News

03.06.15

Head of HEE suggests new ‘nursing associate’ role

A new position of ‘nursing associate’ could be created to address the chronic shortage of nurses facing the health service, the head of Health Education England has suggested.

Speaking to the Guardian, Ian Cumming said that people in this new role would nurse patients, with an expanded skillset compared to the healthcare support worker, but working under the supervision of a registered nurse.

“The NHS is telling us that they want and need something in the middle, something between a healthcare support worker and a registered nurse,” he said.

Training for the new role would take 18-24 months, compared to three years for a nursing degree.

Unions have responded hesitantly to the idea, but have not dismissed it out of hand.

Dr Peter Carter, outgoing general secretary of the Royal College of Nursing, told the Guardian the proposal was interesting. But he added: “There’s overwhelming evidence that patients have better outcomes when they are cared for by graduate nurses, and any proposals must avoid diluting the skill mix of staff, which would have an impact on patient care.” 

Christina McAnea, head of health at Unison, said that the NHS should invest more in the skills of healthcare assistants and assistant practitioners who already deliver 60% of patient care.

She added that while training and development opportunities are welcome, roles with greater responsibilities would require higher pay levels.

Tell us what you think – have your say below, or email us directly at opinion@nationalhealthexecutive.com

Comments

Fiona   03/06/2015 at 12:33

I think the comment from the exiting General Secretary of the RCN is a joke Patient outcomes are not better served by nurses who have been trained to degree level as a lot of the new nurses have no idea how to give basic care never mind any other care and now we are going to create for a better word Enrolled Nurses who were at one time the backbone of the Health Service. Now we need them again. I am a registered nurse but I was also an Enrolled Nurse before I took my General training and I enjoyed and still do the care I deliver and the skills and knowledge I have gained in my long career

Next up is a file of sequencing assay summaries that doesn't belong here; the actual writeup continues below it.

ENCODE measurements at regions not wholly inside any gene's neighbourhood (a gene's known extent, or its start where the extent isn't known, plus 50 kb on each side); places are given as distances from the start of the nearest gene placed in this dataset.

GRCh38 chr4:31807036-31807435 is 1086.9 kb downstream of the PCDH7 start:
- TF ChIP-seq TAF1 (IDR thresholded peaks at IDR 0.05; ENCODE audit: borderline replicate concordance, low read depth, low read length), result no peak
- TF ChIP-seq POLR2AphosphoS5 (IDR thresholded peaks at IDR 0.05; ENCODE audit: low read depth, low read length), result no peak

Jon   03/06/2015 at 18:35

The shortage of qualified nursing staff is cripplining NHS and independent sector providers. Practical skills based care staff as the previous Enrolled Nurse but who can gain qualifications while continuing in the their workplace would be a much needed step forward. I think any the qualification system should be tiered so a nurse qualified in this way with appropriate experience and supervision would need to work under supervision in acute and complex care environments but more autonomously in care home environments for example. Any training should be portable and provide stepping stones towards full RN status for those who wish to do this. The gulf between a current RN and unregulated care assistants is unsustainable, particularly with post Stafford guidance requiring increasing levels of qualified nurses without the workforce or finances available to meet the requirements.

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